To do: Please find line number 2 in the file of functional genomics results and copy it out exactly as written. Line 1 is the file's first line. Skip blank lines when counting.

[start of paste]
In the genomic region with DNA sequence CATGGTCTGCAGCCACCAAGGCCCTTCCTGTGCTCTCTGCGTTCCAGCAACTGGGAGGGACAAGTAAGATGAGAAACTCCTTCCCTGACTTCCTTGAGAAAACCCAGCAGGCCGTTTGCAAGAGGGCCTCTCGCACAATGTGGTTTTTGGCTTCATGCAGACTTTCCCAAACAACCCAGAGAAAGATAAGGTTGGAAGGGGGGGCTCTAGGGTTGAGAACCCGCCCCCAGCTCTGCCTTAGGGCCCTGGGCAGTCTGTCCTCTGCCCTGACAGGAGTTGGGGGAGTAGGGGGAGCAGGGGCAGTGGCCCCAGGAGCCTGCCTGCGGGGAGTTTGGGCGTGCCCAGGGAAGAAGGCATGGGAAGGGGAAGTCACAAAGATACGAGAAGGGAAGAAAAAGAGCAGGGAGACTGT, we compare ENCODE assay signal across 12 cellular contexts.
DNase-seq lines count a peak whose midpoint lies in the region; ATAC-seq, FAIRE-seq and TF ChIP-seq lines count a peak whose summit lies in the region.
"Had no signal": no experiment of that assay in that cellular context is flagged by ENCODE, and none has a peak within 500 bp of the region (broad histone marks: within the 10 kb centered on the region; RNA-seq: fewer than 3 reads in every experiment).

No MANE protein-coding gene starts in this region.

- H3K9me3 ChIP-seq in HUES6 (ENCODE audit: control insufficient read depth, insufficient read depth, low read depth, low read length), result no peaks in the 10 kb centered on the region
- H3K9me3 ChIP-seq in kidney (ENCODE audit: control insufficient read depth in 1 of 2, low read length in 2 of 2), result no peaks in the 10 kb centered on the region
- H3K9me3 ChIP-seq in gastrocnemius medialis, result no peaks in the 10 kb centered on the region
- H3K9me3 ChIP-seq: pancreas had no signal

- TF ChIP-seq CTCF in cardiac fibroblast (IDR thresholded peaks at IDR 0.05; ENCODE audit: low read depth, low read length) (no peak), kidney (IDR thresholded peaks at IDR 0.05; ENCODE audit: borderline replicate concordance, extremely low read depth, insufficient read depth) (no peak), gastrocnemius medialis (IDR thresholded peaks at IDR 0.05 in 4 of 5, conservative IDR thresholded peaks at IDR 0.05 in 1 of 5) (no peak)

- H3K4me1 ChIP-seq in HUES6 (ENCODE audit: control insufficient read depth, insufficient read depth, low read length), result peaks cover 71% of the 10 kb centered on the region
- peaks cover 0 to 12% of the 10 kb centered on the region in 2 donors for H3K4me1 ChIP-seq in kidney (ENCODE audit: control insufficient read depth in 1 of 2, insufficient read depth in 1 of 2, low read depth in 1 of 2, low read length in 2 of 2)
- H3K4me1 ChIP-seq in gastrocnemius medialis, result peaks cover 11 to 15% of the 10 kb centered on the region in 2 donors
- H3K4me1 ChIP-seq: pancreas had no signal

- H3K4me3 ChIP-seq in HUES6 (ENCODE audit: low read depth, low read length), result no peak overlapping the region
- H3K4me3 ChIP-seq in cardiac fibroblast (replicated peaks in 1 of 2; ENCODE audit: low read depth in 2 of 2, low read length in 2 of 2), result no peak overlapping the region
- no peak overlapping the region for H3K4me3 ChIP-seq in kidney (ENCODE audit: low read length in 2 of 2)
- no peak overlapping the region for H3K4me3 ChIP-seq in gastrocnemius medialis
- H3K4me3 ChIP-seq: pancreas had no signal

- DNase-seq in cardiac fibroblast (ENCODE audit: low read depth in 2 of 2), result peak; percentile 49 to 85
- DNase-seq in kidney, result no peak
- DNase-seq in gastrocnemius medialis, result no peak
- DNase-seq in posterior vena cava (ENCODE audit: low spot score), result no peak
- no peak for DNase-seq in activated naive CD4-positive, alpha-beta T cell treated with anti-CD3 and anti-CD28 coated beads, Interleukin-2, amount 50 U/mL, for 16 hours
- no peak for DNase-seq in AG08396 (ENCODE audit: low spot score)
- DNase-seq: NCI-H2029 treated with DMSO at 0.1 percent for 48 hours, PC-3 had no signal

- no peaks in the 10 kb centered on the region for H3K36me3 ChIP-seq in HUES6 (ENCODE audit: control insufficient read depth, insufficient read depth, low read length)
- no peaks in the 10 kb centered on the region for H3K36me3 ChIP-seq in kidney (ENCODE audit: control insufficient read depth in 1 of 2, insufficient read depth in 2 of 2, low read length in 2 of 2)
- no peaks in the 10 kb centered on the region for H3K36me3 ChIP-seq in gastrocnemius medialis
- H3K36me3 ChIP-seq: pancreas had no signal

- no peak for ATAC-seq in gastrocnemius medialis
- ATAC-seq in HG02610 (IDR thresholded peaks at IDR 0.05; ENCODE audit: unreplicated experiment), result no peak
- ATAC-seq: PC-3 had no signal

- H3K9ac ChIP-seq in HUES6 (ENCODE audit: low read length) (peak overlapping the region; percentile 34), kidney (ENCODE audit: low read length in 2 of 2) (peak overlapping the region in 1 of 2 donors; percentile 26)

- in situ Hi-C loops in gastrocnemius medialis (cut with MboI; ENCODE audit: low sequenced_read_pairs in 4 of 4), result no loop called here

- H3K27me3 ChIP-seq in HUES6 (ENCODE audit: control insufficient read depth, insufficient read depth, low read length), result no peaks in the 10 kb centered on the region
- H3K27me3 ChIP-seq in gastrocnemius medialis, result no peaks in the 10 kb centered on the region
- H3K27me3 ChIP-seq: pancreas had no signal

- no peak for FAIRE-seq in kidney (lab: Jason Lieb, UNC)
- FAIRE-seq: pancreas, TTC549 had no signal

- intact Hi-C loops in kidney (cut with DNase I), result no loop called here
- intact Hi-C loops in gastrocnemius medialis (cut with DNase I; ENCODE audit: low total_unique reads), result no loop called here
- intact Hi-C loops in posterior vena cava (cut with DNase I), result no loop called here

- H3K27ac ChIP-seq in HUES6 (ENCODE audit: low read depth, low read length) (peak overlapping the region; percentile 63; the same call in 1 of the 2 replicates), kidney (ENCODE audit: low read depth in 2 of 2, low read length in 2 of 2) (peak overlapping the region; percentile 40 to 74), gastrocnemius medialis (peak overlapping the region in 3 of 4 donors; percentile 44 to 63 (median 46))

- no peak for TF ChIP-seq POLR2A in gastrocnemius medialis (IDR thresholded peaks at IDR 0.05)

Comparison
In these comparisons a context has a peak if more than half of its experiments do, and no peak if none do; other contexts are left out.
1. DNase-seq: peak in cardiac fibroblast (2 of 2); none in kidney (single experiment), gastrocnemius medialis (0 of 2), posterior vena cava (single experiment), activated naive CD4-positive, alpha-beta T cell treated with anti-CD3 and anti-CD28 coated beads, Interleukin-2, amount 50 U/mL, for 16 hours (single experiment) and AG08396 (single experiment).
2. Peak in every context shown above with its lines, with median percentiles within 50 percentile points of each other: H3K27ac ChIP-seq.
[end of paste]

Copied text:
DNase-seq lines count a peak whose midpoint lies in the region; ATAC-seq, FAIRE-seq and TF ChIP-seq lines count a peak whose summit lies in the region.